By Jeanne Church
The black-capped chickadee is one of the easiest birds to attract to your backyard feeders and, if you’re patient enough, one of the very first birds that will readily take food from your outstretched hand. Chickadees particularly love sunflower seeds and peanuts, which they will quickly grab from your feeders or your hand, and flit away to a nearby tree to consume – or hide.
From sunrise to sunset, chickadees spend most of their time eating. When they are not at your feeders, chickadees are busy looking for insect eggs, larvae, pupae, weevils, lice, sawflies and other insects, as well as spiders. In other words, chickadees are one of our most important pest exterminators!
When food is plentiful, chickadees hide their excess bugs and seeds in thousands of different locations. This behavior, called caching, helps chickadees survive the winter months when food is harder to come by. The food they cache will be hidden under tree bark, dead leaves, clusters of pine needles, or even under roofing shingles! They will also hide food in the ground, or in the knotholes of trees.
As an interesting side note, researchers have found that the chickadee hippocampus, or spatial memory part of its brain, is proportionally larger than in birds who do not cache their food. This larger hippocampus allows chickadees to remember where they’ve hidden all those thousands of different food items to be retrieved later.
The chickadee name comes from its distinctive call “chick-a-dee-dee”. Both males and females use this call for a wide variety of situations, but mostly as an alarm call. The more “dee” notes at the end of a chickadee call, the higher their level of agitation or alarm. The number of “dees” at the end of the chickadee call corresponds not just to their level of agitation, but to the actual threat involved. For example, one “dee” indicates no threat at all, but five “dees” at the end of a call indicate that a specific predator, like the northern pygmy owl, is in the vicinity.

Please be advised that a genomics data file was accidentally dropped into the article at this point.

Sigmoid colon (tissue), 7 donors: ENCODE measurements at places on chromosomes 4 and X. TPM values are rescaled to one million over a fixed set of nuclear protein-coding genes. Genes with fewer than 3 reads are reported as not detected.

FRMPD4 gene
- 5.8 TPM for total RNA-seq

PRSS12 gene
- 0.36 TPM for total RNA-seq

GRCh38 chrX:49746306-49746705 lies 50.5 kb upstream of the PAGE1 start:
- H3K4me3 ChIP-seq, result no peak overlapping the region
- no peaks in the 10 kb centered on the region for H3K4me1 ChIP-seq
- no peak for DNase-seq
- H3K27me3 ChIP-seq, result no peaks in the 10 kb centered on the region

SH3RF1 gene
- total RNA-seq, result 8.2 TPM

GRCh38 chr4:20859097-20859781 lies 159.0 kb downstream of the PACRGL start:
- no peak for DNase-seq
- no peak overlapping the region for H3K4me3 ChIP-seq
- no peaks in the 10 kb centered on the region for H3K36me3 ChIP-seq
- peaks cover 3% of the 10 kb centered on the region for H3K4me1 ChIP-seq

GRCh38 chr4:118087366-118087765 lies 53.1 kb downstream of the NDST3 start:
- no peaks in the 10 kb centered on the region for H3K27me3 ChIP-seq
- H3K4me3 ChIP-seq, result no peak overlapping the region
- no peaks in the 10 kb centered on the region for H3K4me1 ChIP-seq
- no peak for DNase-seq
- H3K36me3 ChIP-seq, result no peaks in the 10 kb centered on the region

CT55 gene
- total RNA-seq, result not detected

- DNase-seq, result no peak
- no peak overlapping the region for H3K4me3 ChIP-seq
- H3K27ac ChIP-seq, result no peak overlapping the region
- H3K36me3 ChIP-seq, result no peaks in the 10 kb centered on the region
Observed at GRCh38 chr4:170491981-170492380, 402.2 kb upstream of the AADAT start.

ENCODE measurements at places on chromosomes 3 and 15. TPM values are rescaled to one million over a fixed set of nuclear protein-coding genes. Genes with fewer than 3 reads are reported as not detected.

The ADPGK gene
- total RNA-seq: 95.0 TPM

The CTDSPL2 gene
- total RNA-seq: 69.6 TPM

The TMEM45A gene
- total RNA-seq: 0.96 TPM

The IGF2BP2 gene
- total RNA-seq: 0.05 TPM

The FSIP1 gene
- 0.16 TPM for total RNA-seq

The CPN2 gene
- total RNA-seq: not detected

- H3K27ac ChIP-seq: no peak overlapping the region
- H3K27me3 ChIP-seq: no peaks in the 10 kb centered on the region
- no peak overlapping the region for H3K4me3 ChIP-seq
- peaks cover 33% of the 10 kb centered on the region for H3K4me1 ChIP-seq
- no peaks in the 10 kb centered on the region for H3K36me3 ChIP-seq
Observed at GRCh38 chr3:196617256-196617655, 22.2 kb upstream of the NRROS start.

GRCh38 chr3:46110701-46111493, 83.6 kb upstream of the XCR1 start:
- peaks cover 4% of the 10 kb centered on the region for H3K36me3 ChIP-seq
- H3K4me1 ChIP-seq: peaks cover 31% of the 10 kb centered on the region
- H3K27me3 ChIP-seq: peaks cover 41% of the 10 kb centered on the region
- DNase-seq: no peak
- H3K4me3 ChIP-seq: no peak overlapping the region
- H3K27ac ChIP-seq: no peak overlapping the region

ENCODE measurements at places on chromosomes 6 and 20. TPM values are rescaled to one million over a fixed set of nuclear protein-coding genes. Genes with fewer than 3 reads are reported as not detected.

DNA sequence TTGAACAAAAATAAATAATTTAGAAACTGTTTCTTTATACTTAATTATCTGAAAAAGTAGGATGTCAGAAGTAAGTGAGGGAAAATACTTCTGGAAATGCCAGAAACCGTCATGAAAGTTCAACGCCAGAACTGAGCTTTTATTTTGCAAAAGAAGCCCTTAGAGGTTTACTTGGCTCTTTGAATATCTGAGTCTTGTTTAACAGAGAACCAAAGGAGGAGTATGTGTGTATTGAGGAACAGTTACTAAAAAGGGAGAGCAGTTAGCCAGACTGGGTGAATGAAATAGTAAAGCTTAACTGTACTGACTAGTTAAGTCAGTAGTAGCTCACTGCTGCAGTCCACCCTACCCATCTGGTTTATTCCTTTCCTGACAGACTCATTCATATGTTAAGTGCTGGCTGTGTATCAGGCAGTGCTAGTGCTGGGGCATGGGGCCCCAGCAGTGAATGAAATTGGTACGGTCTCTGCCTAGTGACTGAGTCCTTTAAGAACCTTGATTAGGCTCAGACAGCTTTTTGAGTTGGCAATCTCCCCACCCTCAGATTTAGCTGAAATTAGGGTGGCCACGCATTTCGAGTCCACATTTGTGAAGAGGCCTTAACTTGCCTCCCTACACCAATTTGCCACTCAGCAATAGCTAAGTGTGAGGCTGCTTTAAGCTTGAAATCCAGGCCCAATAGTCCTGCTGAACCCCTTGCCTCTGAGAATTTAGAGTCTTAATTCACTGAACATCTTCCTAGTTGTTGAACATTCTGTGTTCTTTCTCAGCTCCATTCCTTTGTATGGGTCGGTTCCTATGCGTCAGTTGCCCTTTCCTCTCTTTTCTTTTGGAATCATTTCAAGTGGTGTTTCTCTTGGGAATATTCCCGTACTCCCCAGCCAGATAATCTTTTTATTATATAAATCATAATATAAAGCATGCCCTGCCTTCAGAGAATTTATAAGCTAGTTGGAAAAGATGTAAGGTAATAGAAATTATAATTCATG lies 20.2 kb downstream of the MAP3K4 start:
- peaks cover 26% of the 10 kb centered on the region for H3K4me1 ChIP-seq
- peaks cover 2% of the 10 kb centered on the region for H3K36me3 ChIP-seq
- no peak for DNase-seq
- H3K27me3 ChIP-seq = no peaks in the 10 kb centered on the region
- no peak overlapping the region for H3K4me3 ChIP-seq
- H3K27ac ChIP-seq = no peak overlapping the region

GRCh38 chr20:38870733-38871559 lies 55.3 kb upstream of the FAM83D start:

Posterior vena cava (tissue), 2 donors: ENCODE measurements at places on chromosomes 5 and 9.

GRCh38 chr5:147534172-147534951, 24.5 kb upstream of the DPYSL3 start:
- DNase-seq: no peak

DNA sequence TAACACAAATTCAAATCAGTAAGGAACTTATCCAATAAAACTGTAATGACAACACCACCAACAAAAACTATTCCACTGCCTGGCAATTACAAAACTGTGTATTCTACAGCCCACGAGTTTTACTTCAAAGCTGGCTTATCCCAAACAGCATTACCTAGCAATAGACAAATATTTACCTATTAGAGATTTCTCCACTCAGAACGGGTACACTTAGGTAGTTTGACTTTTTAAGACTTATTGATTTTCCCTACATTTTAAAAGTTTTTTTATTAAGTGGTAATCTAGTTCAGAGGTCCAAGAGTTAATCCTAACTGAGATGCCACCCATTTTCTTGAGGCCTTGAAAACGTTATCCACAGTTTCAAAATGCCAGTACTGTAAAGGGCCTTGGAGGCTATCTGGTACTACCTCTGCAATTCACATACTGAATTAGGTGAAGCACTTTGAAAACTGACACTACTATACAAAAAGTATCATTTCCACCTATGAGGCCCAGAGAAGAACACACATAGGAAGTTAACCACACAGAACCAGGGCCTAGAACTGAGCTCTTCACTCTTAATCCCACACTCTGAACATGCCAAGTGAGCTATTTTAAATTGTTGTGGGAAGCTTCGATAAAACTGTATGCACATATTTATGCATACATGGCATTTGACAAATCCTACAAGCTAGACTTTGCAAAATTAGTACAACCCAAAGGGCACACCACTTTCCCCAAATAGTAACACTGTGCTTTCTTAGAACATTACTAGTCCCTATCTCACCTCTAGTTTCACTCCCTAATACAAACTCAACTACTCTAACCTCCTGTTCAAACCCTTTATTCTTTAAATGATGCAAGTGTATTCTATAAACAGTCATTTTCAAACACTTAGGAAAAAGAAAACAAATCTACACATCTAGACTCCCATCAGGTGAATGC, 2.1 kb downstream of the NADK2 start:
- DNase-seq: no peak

It is also quite interesting, I think, that most other wild bird species are able to recognize and interpret the chickadee’s alarm calls and take appropriate safety measures to protect themselves – even when they have no comparable alarm call themselves!
Chickadees have a complex set of at least 16 different vocalizations that they use to communicate with their flock. While I would be hard pressed to identify most of those vocalizations, there is at least one sound that I’ve heard many, many times but, until recently, had no idea that it belonged to a chickadee. It’s a very high pitched “fee-bee, fee-bee” call that’s used to broadcast territorial claims and to attract mates.
Next time you’re out for a walk, or even sitting in your own backyard, listen for the chickadees. What are they saying? Are they trying to attract a mate, are they laying stake to their territory, or are they worried about a nearby predator?
If you already have black-capped chickadees coming to your feeders, try standing nearby with an outstretched hand filled with peanuts or sunflower seeds and see if one of these charming little birds will stop by for a bite to eat. My first chickadee customer landed on my hand within a few minutes of holding out my offering! But even if it takes much longer than that for the chickadees in your yard to gather up the courage to take a seed, it’s well worth the wait, especially if you’ve never had the experience of such a tiny creature placing all its trust in you.
By Jeanne Church